Kind to others? Check.
Give to the needy? Check.
Read her Bible? Check.
She could go on, and yet, God had let this terrible thing happen. She’d never felt more abandoned in all her twenty-seven years. Again, the tears came as they so often did these days.
“Where are you, Lord?” Her voice was hoarse and unfamiliar.
More out of obligation than real longing she picked up her Bible. The worn pages fell open to Psalm 91. Honestly, she didn’t want to feel better right now. She didn’t even want to read the passage because it might shine a light on her attitude. In the strangest twist she could never explain, her anger was a solace and she wasn’t ready to give it up. Ringo walked over and licked her hand, it startled her and she wiped tears on the arm of her robe. “Hey there, buddy. Today is the last day, wish I could take you with me.” She picked him up and got up from her knees. The coffee was ready and time stood still for no one.
It was going to be a long day at the office.
Her expectations were correct and the hours dragged like heat on a summer day. The hands on the clock seemed to mock her. Finally, it was time. She began the daunting task of packing her things, she’d dreaded this part so much. Any sign that Clara Bell had sat in that squeaky office chair and plucked away on the archaic computer was erased when she rose to leave. “Well, as much as I’ve loathed you at times, I’m going to miss you,” she spoke to the cubicle in a whisper. Her eyes filled with tears and she turned away from its plain walls for the last time. She said her goodbyes, hugged the last well-meaning coworker and found herself standing on the sidewalk. Clara cupped her hand over her eyes and looked up at the skyscraper. It was impossible to ignore the bright blue sky posing as a backdrop. Normally the beauty would make her smile, but not today. Today her heart felt heavy and her throat tightened, threatening her ability to breathe.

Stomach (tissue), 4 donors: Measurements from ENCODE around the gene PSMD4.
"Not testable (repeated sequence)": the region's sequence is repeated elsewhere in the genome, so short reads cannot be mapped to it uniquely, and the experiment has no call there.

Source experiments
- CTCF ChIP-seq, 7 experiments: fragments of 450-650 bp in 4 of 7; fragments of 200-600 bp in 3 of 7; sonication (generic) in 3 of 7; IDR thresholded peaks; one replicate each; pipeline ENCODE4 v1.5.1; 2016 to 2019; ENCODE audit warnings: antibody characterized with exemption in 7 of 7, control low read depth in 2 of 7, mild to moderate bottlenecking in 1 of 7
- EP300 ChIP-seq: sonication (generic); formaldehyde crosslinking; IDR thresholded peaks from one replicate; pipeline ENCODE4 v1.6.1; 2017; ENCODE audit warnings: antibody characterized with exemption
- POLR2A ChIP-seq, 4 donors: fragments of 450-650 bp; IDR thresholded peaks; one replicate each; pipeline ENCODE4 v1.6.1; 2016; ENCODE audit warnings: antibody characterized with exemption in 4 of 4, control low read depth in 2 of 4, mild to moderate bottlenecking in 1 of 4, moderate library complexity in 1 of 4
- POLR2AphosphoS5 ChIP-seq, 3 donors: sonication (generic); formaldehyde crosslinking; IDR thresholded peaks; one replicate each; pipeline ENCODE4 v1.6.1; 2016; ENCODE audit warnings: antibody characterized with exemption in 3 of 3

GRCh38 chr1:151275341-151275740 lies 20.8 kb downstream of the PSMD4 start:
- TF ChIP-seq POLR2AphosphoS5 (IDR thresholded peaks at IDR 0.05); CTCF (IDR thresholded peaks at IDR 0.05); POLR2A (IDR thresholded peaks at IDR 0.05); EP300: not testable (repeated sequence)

“Where are you, Lord?” She whispered toward the brilliant blue sky. “Why haven’t you come to my rescue?” Just then a passerby stumbled directly into her, causing her purse to fall spilling its contents onto the concrete. She quickly knelt down and began to gather her belongings. The guilty party who bumped her never stopped and no one tried to help. How completely perfect, she thought sarcastically, her hands and knees burning from the hot pavement. What a way to end this terrible day. She found her way to her feet, hair disheveled and panting hard, and headed for the train station.
It was going to be a long commute home.
“He will cover you with his feathers,
and under his wings you will find refuge;
his faithfulness will be your shield and rampart.” Psalm 91:4